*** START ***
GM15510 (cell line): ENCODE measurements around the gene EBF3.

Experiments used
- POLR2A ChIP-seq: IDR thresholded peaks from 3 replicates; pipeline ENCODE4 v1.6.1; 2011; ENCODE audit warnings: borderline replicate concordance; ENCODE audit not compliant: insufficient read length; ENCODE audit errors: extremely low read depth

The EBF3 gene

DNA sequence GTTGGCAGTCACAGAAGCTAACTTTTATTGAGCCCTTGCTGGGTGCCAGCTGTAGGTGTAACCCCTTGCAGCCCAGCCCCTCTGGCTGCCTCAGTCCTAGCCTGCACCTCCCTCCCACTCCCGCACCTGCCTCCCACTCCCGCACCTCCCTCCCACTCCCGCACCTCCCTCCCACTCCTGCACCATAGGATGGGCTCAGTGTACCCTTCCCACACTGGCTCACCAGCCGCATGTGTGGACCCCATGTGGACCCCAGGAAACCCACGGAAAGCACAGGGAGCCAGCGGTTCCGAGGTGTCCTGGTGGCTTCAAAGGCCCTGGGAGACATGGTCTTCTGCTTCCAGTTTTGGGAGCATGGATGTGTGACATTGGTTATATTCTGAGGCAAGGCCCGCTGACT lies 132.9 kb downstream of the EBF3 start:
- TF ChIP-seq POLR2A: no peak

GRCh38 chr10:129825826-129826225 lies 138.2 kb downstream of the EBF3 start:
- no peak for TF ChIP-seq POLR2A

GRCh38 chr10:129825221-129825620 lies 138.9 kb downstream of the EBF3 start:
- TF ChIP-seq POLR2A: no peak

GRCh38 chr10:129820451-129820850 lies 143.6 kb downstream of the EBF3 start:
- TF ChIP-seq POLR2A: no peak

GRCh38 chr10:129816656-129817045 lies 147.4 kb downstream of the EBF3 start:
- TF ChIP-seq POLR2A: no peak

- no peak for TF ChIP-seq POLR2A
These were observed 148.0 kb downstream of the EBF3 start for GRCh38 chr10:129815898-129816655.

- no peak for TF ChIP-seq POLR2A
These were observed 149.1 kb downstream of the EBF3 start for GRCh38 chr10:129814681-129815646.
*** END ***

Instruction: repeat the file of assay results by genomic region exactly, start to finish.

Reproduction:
GM15510 (cell line): ENCODE measurements around the gene EBF3.

Experiments used
- POLR2A ChIP-seq: IDR thresholded peaks from 3 replicates; pipeline ENCODE4 v1.6.1; 2011; ENCODE audit warnings: borderline replicate concordance; ENCODE audit not compliant: insufficient read length; ENCODE audit errors: extremely low read depth

The EBF3 gene

DNA sequence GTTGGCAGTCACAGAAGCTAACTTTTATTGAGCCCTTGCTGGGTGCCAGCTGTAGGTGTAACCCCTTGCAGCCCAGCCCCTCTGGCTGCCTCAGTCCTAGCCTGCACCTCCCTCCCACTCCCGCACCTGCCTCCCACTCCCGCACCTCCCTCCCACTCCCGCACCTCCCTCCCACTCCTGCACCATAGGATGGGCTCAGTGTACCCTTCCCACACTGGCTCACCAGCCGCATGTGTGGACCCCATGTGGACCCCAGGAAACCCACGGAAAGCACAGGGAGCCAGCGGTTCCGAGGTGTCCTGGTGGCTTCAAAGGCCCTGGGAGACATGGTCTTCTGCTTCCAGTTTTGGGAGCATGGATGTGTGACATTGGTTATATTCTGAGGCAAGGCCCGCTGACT lies 132.9 kb downstream of the EBF3 start:
- TF ChIP-seq POLR2A: no peak

GRCh38 chr10:129825826-129826225 lies 138.2 kb downstream of the EBF3 start:
- no peak for TF ChIP-seq POLR2A

GRCh38 chr10:129825221-129825620 lies 138.9 kb downstream of the EBF3 start:
- TF ChIP-seq POLR2A: no peak

GRCh38 chr10:129820451-129820850 lies 143.6 kb downstream of the EBF3 start:
- TF ChIP-seq POLR2A: no peak

GRCh38 chr10:129816656-129817045 lies 147.4 kb downstream of the EBF3 start:
- TF ChIP-seq POLR2A: no peak

- no peak for TF ChIP-seq POLR2A
These were observed 148.0 kb downstream of the EBF3 start for GRCh38 chr10:129815898-129816655.

- no peak for TF ChIP-seq POLR2A
These were observed 149.1 kb downstream of the EBF3 start for GRCh38 chr10:129814681-129815646.